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Tigers are one of the world's most endangered species, with as few as 3,890 left in the wild. Sadly, an average of two tigers are still killed each week. But you can help. By adopting a tiger you will make a real difference to the wild tiger's chance of survival. You will be helping to protect vital habitat, step up our anti-poaching efforts and monitor tiger populations.
It makes the perfect gift - with a cuddly toy tiger and special adoption gift pack including an adoption certificate, a stunning tiger portrait and reusable tote bag.
One hundred years ago, there were 100,000 wild tigers. By 2010, as few as 3,200 wild tigers remained. This shocking population decline of about 95% was driven by rampant poaching for their body parts and habitat loss.
In 2010 the most ambitious and visionary species conservation goal was set: to double the number of wild tigers by 2022 – the next Chinese year of the tiger.
The latest national tiger survey estimates that global wild tiger numbers have increased to around 3,890 today. This is the first increase in tiger conservation history, and a positive sign that efforts are working. However, threats against tigers still persist, and we urgently need to do more.
By adopting a tiger you will make a real difference to the wild tiger’s chance of survival. You will be helping to protect vital habitat, step up our anti-poaching efforts and monitor tiger populations.
In saving tigers, we also save the biologically rich and diverse landscapes in which they still roam – Asia’s last great rainforests, jungles and wild lands. These forests are home to thousands of other species, people and the food, freshwater and flood protection that local communities need to survive. Over the past century, tiger numbers have fallen by about 95% and they now survive in 40% less of the area they occupied just a decade ago. Although mostly solitary, tigers need a large territory, the size of which is determined mostly by the availability of prey.
Tracking tiger populations and understanding the threats they face is absolutely vital to protecting these magnificent big cats. They face daily hazards from poaching and habitat loss. Every part of the tiger — from its whisker to its tail — is also traded in illegal wildlife markets, feeding a multi-billion dollar criminal network.
The most immediate threat to wild tigers is poaching. Their body parts are in relentless demand for traditional medicine and are status symbols within some Asian cultures. The resources for guarding protected areas where tigers live are usually limited.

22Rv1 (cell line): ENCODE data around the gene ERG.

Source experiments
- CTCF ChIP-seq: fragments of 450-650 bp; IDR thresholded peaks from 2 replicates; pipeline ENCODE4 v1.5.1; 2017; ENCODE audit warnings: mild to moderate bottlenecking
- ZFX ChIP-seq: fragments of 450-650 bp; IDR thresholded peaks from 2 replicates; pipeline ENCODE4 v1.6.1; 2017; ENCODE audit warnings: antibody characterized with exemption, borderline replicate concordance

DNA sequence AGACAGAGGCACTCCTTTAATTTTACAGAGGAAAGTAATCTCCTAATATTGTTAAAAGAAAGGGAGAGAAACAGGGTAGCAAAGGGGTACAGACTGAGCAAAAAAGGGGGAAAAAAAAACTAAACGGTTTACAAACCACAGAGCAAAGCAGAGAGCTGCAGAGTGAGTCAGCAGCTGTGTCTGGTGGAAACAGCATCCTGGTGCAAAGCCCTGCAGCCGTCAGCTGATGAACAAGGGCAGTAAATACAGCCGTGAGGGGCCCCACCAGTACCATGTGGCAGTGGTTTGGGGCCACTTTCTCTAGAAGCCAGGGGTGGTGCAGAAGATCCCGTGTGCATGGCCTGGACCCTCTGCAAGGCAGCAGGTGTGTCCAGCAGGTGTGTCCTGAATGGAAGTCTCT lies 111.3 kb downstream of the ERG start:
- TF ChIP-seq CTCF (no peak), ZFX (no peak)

People and tigers increasingly compete for space. The conflict threatens the world’s remaining wild tigers and poses a major problem for communities living in or near them.
Tigers have lost 93% of their historical range. Their habitat has been destroyed, degraded and fragmented by human activities.
WWF works to enforce zero tolerance for tiger poaching across Asia. We've helped to create dedicated enforcement units and equip them with the best new technologies to ensure stronger law enforcement. We remain dedicated to improving the effectiveness of wildlife rangers, training personnel from enforcement agencies and empowering community patrols and enforcement networks.
WWF also works to protect and connect fragile tiger habitat. ensuring tigers have the landscapes they need to thrive. We focus our efforts where densities of prey and tigers are at their highest, including the corridors that link tiger habitats within landscapes. Our work includes building local capacity to manage protected areas and collaborating with our partners to manage core tiger corridors.
All donations of $2 or more to WWF-Australia are tax deductible. For your convenience we will send you one receipt at the end of the financial year, for the total amount of your tax deductible donations. If your adoption includes a plush toy, the $15 cost for the toy is not tax deductible.
Why do I support WWF? Because they make a difference. Individually we have limited reach and power, but as a group we have much more - with WWF we can change things in the world because we are pulling together. Thank goodness for movements like WWF.
WWF Supporter since 1997
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